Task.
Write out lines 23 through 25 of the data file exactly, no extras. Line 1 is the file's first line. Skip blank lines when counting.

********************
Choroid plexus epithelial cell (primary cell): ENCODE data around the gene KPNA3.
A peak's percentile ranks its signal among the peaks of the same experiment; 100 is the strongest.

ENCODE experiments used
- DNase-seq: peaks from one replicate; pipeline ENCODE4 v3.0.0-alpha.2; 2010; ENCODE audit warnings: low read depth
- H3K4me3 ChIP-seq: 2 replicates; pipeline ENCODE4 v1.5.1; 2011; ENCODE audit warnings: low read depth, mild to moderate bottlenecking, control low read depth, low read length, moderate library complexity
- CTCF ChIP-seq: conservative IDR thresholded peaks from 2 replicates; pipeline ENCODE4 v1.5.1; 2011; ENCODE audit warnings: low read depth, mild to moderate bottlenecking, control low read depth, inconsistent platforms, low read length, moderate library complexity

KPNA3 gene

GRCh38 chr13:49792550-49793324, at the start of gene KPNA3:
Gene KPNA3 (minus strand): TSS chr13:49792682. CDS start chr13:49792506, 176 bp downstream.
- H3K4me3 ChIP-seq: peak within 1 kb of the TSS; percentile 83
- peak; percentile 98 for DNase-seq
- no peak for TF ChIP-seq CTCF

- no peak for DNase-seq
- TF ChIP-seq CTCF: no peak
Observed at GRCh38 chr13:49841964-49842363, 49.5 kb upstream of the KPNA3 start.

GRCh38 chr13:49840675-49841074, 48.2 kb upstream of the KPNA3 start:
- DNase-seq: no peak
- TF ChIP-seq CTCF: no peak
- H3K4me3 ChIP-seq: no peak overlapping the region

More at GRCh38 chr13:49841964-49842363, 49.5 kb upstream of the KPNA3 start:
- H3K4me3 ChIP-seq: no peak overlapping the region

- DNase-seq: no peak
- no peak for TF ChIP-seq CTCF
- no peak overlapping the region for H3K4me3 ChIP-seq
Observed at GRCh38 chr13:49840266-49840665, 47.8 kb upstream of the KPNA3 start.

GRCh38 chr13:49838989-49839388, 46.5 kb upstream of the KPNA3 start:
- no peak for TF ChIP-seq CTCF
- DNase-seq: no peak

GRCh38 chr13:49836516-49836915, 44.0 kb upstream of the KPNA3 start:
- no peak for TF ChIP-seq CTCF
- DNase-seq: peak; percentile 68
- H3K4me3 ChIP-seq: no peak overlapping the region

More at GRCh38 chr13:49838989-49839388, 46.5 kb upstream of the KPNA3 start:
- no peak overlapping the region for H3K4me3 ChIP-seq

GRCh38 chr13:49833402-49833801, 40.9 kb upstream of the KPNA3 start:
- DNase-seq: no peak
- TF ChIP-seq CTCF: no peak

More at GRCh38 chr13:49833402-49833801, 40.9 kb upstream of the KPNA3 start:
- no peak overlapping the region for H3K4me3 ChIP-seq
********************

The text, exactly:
- no peak for TF ChIP-seq CTCF
- no peak overlapping the region for H3K4me3 ChIP-seq
Observed at GRCh38 chr13:49840266-49840665, 47.8 kb upstream of the KPNA3 start.